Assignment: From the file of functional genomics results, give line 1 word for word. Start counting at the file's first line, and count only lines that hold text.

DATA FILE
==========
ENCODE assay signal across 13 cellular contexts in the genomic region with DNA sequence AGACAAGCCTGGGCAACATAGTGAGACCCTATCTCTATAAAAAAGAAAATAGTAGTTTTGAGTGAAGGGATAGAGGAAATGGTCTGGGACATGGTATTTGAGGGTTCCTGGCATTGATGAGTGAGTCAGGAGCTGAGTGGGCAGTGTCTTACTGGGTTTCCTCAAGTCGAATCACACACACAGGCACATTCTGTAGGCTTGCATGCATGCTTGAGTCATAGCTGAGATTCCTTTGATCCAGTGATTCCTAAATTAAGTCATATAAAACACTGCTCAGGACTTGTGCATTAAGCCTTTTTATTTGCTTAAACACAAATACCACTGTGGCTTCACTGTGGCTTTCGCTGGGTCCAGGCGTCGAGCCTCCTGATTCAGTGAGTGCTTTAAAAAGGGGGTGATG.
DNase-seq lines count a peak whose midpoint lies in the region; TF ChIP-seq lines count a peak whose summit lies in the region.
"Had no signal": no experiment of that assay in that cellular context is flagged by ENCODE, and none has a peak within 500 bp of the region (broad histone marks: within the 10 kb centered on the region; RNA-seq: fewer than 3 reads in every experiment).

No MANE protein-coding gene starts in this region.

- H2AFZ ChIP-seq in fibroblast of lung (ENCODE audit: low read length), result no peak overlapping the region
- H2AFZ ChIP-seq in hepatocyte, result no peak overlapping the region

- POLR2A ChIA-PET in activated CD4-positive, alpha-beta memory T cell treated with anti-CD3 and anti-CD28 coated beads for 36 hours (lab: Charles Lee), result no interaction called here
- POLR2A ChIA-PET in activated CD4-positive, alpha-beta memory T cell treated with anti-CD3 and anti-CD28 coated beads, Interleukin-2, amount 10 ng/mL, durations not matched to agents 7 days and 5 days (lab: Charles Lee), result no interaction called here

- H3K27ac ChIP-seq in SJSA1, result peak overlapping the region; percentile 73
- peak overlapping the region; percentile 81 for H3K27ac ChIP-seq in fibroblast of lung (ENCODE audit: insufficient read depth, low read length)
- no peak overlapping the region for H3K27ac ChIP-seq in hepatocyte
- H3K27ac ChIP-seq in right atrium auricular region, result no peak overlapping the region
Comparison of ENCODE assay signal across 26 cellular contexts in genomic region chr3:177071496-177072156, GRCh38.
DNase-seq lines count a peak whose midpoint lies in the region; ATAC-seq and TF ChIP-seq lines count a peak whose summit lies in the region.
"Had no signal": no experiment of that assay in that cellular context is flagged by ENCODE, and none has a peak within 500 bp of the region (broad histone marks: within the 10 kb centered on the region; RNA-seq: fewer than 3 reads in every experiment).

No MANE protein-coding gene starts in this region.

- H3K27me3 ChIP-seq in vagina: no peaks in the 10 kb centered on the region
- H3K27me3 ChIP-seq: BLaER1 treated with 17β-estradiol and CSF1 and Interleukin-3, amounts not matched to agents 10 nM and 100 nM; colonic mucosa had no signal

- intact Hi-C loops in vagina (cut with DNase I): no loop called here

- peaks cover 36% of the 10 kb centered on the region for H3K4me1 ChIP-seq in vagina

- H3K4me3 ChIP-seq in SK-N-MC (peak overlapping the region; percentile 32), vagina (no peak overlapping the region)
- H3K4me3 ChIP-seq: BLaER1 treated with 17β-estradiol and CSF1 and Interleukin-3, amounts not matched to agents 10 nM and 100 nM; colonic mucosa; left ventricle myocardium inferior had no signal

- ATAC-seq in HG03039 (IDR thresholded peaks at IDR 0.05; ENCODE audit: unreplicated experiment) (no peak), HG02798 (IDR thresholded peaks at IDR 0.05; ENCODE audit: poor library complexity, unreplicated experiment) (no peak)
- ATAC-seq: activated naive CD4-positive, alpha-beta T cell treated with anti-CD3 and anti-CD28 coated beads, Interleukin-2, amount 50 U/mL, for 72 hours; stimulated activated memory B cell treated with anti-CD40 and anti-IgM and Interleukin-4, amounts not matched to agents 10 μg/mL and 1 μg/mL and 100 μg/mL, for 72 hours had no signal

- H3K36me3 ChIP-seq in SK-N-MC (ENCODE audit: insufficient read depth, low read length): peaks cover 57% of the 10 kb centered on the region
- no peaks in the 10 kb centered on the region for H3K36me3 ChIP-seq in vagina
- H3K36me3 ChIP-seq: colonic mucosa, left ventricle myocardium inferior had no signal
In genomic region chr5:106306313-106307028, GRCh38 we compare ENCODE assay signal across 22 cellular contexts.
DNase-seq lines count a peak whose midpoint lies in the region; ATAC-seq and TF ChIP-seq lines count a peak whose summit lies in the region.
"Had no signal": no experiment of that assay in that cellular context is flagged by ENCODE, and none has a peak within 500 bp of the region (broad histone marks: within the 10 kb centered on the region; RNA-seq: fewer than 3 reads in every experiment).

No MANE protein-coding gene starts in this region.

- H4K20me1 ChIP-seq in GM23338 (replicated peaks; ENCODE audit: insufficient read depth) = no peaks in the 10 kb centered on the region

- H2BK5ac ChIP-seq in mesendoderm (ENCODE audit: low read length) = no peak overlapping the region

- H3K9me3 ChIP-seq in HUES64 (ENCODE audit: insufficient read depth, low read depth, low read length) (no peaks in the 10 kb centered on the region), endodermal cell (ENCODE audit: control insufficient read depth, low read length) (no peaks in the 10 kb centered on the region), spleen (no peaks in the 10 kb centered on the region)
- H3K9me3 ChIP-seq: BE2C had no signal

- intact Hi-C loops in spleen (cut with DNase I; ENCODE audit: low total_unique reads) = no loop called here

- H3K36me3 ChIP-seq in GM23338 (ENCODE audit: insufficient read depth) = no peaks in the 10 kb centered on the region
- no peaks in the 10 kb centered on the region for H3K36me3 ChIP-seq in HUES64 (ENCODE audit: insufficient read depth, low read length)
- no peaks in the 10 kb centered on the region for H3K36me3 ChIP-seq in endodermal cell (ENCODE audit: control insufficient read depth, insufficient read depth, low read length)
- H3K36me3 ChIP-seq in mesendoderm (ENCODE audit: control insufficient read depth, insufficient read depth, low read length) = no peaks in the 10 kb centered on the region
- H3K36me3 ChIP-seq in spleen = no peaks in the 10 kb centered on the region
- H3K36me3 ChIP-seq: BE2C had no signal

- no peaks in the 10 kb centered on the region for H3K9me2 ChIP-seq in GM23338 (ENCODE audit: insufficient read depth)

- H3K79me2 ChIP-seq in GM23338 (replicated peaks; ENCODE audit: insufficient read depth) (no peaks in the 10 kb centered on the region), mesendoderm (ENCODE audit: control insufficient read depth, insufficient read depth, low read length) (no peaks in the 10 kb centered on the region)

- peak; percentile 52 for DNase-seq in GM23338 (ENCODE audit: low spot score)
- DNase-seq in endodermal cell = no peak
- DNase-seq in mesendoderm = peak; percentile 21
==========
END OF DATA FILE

ENCODE assay signal across 13 cellular contexts in the genomic region with DNA sequence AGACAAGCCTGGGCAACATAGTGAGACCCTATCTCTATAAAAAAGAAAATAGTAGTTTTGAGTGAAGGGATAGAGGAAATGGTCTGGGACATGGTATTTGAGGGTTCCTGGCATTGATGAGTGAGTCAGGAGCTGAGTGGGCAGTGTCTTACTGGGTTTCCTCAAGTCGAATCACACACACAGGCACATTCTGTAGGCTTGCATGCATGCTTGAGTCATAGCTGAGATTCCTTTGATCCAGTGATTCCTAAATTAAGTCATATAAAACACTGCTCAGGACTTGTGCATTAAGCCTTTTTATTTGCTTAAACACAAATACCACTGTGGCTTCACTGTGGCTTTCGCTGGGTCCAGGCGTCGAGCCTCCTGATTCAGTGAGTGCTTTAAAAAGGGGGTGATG.